Many potential advantages are attributable to variable rate transmission. For example, interference can be reduced for various users of the system since the chip rate is kept constant and a lower bit rate gives a higher spreading factor, thus allowing a lower transmit power. Those skilled in the art will readily appreciate how this ability to vary the information rate in a CDMA system can be used advantageously to vary other parameters. However, techniques for efficiently allocating spreading codes to the various physical channels (i.e., PCCH and PDCH(s)) are needed and described below.
A physical channel is a bit stream of a certain rate, that is spread using a certain code and allocated to either the in-phase (I) or quadrature (Q) branch in a transmitter. Variable rate services are supported through spreading with a variable spreading factor as described above. A number of data streams are spread to the chip rate using Walsh codes of different length, followed by summation and, if desired, scrambling. The structure of an exemplary transmitter (usable, e.g., in either a base station or a mobile station) which performs these spreading, summing and scrambling operations is illustrated in FIG. 1A.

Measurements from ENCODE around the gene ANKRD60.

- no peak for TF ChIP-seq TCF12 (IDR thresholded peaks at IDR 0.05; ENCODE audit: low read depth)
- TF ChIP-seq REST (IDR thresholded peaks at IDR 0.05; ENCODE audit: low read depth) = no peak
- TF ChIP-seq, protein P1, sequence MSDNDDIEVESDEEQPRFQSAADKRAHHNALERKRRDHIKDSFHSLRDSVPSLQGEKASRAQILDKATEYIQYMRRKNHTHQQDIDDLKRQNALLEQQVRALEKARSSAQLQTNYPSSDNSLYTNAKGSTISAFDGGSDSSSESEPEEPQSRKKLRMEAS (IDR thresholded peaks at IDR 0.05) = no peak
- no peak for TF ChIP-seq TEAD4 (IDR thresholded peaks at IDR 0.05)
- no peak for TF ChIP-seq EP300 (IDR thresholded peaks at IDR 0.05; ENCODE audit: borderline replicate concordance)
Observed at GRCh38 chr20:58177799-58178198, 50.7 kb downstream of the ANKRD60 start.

Therein, a first data stream I1 is supplied to multiplier 10 having a data rate of R1 which is equal to the chip rate Rc divided by the spreading factor SFI1 for that data stream. This data stream is spread with a channelization code word CI1 having a length of 2k chips which is selected such that the output of multiplier 30 has a chip rate Rc by selecting a value for k that is related to the desired data rate of physical channel I1. For example, a physical channel data rate of 250 kbps is spread to a chip rate of 4 Mcps by using a channelization code of 16 (24) chips long. More details regarding the allocation of a particular channelization code according to the present invention are described below. Similarly, additional data streams are supplied to multipliers 12, 14 and 16 (and other branches which are unillustrated) to spread their respective data streams with channelization code words having a length which is selected to result in a chip rate Rc. The rate of the data streams can be limited to such an interval that the spreading factors used are larger or equal to a predetermined SFmin. Each physical channel is then weighted by respective amplifiers 18, 20, 22 and 24. The weights can be individually chosen to allocate power to each physical channel so that predetermined quality requirements, e.g., the bit error rate of each physical channel, are satisfied. The physical channels in the "I" branch of the transmitter are summed at summer 26. Similarly, the physical channels in the "Q" branch of the transmitter are summed at summer 28. Scrambling, if desired, is then performed on the superimposed physical channels. This can be done in at least two ways. First, as shown in FIG. 1A, scrambling can be performed by forming the I and Q pairs as a complex number at blocks 30 and 32 and then multiplying the result with another complex number (i.e., the complex valued scrambling code Cscramb=c I +jcQ) at block 34. Scrambling can also be performed on the I and Q branches separately as illustrated in FIG. 1B, by multiplying I and Q with two real valued scrambling codes cI and cQ at blocks 36 and 38. The scrambling code is clocked at the chip rate. The resultant signal is output, e.g., to transmit signal processing circuitry (e.g. a QPSK or O-QPSK modulator followed by, possibly, pulse-shaping filters), amplified by a transmit power amplifier (not shown) and ultimately coupled to an antenna (also not shown).